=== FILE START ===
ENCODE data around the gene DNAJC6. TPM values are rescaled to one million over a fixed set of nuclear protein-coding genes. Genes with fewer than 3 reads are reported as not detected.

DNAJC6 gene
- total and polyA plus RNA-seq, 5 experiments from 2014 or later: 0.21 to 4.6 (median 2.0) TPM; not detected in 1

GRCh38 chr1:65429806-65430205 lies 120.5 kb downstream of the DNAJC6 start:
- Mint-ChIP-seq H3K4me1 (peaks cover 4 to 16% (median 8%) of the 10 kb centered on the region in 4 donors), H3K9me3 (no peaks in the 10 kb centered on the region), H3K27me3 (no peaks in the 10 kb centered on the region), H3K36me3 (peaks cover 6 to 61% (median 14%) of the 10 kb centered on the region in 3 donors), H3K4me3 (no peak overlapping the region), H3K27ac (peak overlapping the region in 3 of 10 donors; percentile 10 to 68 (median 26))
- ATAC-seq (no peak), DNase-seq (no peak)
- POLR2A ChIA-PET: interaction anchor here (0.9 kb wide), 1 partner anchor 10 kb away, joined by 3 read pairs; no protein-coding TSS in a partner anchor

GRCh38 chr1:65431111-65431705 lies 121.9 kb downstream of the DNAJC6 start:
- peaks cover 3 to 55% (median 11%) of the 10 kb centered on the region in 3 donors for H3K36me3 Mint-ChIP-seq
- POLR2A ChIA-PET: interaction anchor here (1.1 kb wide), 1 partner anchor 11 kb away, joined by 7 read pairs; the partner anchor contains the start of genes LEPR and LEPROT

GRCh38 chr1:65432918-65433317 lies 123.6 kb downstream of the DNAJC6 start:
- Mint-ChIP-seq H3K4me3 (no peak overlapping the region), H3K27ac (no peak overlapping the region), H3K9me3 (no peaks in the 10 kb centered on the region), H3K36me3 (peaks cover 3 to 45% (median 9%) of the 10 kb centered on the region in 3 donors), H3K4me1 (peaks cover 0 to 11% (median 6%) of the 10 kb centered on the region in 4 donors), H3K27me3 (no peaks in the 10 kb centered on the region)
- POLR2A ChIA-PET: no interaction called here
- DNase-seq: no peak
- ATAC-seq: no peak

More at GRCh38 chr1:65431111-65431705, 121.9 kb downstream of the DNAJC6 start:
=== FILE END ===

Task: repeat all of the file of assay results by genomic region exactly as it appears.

ENCODE data around the gene DNAJC6. TPM values are rescaled to one million over a fixed set of nuclear protein-coding genes. Genes with fewer than 3 reads are reported as not detected.

DNAJC6 gene
- total and polyA plus RNA-seq, 5 experiments from 2014 or later: 0.21 to 4.6 (median 2.0) TPM; not detected in 1

GRCh38 chr1:65429806-65430205 lies 120.5 kb downstream of the DNAJC6 start:
- Mint-ChIP-seq H3K4me1 (peaks cover 4 to 16% (median 8%) of the 10 kb centered on the region in 4 donors), H3K9me3 (no peaks in the 10 kb centered on the region), H3K27me3 (no peaks in the 10 kb centered on the region), H3K36me3 (peaks cover 6 to 61% (median 14%) of the 10 kb centered on the region in 3 donors), H3K4me3 (no peak overlapping the region), H3K27ac (peak overlapping the region in 3 of 10 donors; percentile 10 to 68 (median 26))
- ATAC-seq (no peak), DNase-seq (no peak)
- POLR2A ChIA-PET: interaction anchor here (0.9 kb wide), 1 partner anchor 10 kb away, joined by 3 read pairs; no protein-coding TSS in a partner anchor

GRCh38 chr1:65431111-65431705 lies 121.9 kb downstream of the DNAJC6 start:
- peaks cover 3 to 55% (median 11%) of the 10 kb centered on the region in 3 donors for H3K36me3 Mint-ChIP-seq
- POLR2A ChIA-PET: interaction anchor here (1.1 kb wide), 1 partner anchor 11 kb away, joined by 7 read pairs; the partner anchor contains the start of genes LEPR and LEPROT

GRCh38 chr1:65432918-65433317 lies 123.6 kb downstream of the DNAJC6 start:
- Mint-ChIP-seq H3K4me3 (no peak overlapping the region), H3K27ac (no peak overlapping the region), H3K9me3 (no peaks in the 10 kb centered on the region), H3K36me3 (peaks cover 3 to 45% (median 9%) of the 10 kb centered on the region in 3 donors), H3K4me1 (peaks cover 0 to 11% (median 6%) of the 10 kb centered on the region in 4 donors), H3K27me3 (no peaks in the 10 kb centered on the region)
- POLR2A ChIA-PET: no interaction called here
- DNase-seq: no peak
- ATAC-seq: no peak

More at GRCh38 chr1:65431111-65431705, 121.9 kb downstream of the DNAJC6 start: